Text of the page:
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phifa (fays he) you find the tomb of Theodoras, who was
the mofl excellent actor of his time for tragedy; and en
the hanks you fee two flaiues, one of Mnefimachus, and the
other of his fen, who cut off his hair in honour of the rivers:
for that this was in all ages the cuflcm of the Greeks, may
te inferred from Homer's poetry, where Pe/eus promifs by-
afchmn vow to confecrate to the river Sperchius the hair
of his fen, if he returns fafe from the Trojan war. This
cuftom was likewife in Jggjftj where Phiioltratus tells
us, that Memnon confecrated his hair to the Kile. This
practice of Achilles was imitated by Alexander at the
Mineral of Hephsftion. Spondanus,



178 HOMER's ILIAD! Book XXIII.

Full fifty rams to bleed in facrifice,

Where to the day thy filver fountains rife,

And where in made of confecrated bow'rs

The altars (land, perfum'd with native flow'rs ! 185

So vow'd my father, but he vow'd in vain ;

No more Achilles fees his native plain ;

In that vain hope thefe hairs no longer grow,

Patroclus bears them to the mades below.

Thus o'er Patroclus while the hero pray'd, 19a

On his cold hand the facred lock he laid.
Once more afrefli the Grecian forrows flow :
And now the fiin had fet upon their woe ;
But to the king of men thus fpoke the chief.
Enough Atrides ! give the troops relief: 105

Permit the mourning legions to retire,
And let the chiefs alone attend the pyre ;

The pious care be ours, the dead to burn .

He faid: the people to their mips return:

While thofe deputed to interr the flain, 200

Heap with a rifing pyramid the plain.

A hundred foot in length, a hundred wide,

The growing flrufture fpreads on ev'ry fide ;

High on the top the manly corfe they lay,

And well-fed ftieep, and fable oxen flay : 205

Achilles cover'd with their fat the dead,

And the pil'd victims round the body fpread.

Then jars of honey, and of fragrant oil

Sufpends around, low-bending o'er the pile. .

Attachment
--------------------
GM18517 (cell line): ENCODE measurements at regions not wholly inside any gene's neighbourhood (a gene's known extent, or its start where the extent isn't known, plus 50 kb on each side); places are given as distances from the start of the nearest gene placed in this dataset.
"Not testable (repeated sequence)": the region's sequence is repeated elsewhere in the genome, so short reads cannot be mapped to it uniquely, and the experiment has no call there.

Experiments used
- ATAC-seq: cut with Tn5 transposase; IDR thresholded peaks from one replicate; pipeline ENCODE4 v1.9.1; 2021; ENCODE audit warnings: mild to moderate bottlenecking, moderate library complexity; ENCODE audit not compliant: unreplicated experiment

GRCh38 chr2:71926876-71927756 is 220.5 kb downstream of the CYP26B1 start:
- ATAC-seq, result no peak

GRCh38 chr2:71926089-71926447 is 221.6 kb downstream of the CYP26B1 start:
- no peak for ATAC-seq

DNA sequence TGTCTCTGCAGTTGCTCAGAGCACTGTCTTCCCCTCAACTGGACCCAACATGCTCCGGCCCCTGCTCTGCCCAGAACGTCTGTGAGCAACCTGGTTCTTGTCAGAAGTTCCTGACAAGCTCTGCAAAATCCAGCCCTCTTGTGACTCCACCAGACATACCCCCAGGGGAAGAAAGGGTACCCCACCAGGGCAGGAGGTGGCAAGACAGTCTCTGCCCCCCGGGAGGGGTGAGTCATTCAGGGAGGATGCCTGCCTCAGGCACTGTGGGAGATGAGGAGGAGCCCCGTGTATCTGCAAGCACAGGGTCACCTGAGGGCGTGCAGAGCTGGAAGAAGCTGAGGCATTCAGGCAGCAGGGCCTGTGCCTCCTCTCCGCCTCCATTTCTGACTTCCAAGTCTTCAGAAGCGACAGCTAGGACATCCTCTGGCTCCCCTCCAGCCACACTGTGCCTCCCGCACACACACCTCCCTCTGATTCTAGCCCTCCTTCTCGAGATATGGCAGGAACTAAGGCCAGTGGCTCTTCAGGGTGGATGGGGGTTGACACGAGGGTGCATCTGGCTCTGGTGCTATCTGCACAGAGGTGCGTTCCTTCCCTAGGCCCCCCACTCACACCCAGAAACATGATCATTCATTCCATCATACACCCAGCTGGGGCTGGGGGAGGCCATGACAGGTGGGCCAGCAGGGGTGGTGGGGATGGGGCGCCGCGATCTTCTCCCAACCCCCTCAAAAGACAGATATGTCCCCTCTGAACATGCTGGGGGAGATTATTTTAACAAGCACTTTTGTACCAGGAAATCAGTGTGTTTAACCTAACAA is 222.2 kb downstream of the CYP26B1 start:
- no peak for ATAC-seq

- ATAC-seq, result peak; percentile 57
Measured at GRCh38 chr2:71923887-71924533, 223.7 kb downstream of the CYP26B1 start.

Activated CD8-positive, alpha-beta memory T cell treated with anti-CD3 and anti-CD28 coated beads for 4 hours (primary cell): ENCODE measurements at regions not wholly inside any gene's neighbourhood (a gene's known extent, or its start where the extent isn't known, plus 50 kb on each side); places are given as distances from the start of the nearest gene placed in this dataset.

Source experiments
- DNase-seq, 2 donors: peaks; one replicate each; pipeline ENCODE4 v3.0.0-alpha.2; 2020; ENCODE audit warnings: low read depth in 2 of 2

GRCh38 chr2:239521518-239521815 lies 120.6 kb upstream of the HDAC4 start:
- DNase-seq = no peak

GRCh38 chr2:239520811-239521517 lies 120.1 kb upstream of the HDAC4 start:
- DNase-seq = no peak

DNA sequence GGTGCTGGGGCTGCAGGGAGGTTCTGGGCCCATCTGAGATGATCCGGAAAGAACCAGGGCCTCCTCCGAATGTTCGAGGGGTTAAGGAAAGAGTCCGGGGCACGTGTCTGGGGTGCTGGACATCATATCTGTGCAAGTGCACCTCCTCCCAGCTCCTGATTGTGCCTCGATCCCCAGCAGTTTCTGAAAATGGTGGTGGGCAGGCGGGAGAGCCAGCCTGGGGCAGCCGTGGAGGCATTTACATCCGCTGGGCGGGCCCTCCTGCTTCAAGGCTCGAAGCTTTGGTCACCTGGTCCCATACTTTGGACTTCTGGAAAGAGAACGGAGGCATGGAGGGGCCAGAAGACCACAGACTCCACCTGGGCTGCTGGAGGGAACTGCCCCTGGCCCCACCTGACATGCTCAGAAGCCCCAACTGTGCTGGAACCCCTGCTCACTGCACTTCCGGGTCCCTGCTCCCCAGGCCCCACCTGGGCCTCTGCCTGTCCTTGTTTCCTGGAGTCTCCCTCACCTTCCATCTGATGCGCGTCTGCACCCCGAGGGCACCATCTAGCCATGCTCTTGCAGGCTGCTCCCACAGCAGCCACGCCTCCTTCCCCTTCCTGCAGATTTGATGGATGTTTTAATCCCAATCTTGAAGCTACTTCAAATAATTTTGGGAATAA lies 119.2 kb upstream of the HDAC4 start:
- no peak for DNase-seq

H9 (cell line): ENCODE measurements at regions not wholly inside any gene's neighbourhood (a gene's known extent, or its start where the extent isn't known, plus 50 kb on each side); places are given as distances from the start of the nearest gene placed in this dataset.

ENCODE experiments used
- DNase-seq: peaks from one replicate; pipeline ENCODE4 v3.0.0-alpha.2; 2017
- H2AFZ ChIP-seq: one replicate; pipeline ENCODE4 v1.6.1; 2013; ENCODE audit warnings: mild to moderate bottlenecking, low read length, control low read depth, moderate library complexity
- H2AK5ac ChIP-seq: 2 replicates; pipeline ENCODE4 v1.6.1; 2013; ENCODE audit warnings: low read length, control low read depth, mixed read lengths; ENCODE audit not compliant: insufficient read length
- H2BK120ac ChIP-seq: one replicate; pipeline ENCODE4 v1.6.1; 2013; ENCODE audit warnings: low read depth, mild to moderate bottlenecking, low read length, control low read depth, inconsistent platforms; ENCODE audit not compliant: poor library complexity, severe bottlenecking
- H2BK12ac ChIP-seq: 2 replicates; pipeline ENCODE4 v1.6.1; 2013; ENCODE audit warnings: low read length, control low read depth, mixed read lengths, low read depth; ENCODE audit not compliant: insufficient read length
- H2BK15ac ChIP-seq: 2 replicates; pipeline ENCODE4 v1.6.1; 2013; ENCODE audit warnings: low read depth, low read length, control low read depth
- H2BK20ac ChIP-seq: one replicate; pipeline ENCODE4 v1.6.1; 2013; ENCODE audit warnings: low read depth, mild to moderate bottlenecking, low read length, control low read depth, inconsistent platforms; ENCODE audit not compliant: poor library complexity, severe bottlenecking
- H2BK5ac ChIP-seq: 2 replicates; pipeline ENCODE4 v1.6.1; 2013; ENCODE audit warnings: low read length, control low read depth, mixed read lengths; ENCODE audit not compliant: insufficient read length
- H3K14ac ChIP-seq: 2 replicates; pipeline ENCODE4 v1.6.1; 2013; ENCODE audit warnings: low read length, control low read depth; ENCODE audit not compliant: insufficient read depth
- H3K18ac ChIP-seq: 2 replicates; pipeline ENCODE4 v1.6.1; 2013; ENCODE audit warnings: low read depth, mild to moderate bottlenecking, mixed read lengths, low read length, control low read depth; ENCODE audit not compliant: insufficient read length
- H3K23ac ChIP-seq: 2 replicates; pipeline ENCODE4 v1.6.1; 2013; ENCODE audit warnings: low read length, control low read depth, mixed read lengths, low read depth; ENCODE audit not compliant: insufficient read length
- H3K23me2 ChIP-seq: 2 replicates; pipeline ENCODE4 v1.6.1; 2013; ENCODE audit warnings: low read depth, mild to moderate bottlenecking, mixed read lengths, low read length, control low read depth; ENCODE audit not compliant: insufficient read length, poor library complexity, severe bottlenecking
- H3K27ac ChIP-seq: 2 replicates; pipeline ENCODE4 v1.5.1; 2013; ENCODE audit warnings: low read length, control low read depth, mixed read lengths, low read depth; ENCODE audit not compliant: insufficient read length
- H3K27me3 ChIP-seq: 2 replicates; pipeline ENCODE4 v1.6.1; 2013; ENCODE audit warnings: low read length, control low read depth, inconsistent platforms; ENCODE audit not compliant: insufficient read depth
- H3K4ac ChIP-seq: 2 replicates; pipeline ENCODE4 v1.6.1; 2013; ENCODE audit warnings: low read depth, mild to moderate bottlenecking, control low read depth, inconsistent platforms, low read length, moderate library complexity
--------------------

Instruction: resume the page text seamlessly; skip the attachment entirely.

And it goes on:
Book XXIII. H M E R's ILIAD. 179

Jour fprightly courfers, with a deadly groan 210

Pour forth their lives, and on the pyre are thrown'.

Of nine large dogs, domeftic at his board,

Fall two, felected to attend their Lord.

Then lad of all, and horrible to tell,

Sad facrifice ! twelve Trojan captives fell. 21 j;

On thefe the rage of fire victorious preys,

Involves and joins them in one common blaze.

Smear'd with the bloody rites, he (lands on high,

And calls the fpirit with a dreadful cry.

All hail, Patroclus ! let thy vengeful ghoft 220

Hear, and exult on Pluto's dreary, coaft.
Behold, Achilles' promife fully paid,
Twelve Trojan heroes offer 'd to thy (hade;
But heavier fates on Hector's corfe attend,
Sav'd from the flames, for hungry dogs to rend. 225

So fpake he, threat'ning: but the Gods made vain
His threat, and guard inviolate the (lain :
Celeftial Venus hover'd o'er his head,
And rofeate unguents, heav'nly fragrance! (lied:

f. 22S. Celeflhl Venus, etc.] Homer has here intro-
duced a /tries of allegories in the compafs of a few lir°- :
the body of Hector may be fuppofed to continue beauti-
ful even after he was (lain ; and Venus being the pre-
fident of beauty, the poet by a natural fiction tells us
it was preferved by that goddefs.

Apollo's covering the body with a cloud is a very
natural allegory: for the fun (fays Euftathius) has a
double quality which produces contrary effects; the
heat of it caufes a drynefs, but at the fame time it ex-
hales the vapours of the earth, from whence the clouds



1S0 HOME R's I L I A t>. BookXXIlT,

She watch'd him all the night, and all the day, 230
And drove the bloodhounds from their deftin'd prey.
Nor facred Phoebus lefs employ'd his care;
He pour'd around a veil of gather'd air,
And kept the nerves undry'd, the flefli intire,
Againft the foiar beam and Sirian fire. 23$

Nor yet the pile where dead Patroclus lies,
Smokes, nor as yet the fullen flames arifej
But faft befide Achilles flood in pray'r,
Invok'd the Gods whofe fpirit moves the air,
And vi&ims promts 'd, and libations caft, 249

To gentle Zephyr and the Boreal blaft :
He call'd th' aerial pow'rs, along the fides
To breathe, and whifper to the fires to rife.
The winged Iris heard the hero's call,
Arid inftant haften'd to their airy hall, 24*

Where, in old Zephyr's open courts on high,
Sate all the bluil'ring brethren of the fky.
She flione amidd them, on her painted bow;
The rocky pavement glitter'd with the fhow.
All from the banquet rife, and each invites jci

The various Goddefs to partake the rites.
Not fo, (the dame reply'd) I hade to go
To facred Ocean, and the floods below :

of heaven are formed. This allegory may be founded
upon truth- there might happen to be a cool feafon
while Hetfor lay unburied, and Apollo, or the fun, raif-
ing clouds which intercept the heat of his beams, by a
very cafy fiction in poetry may be introduced in perfon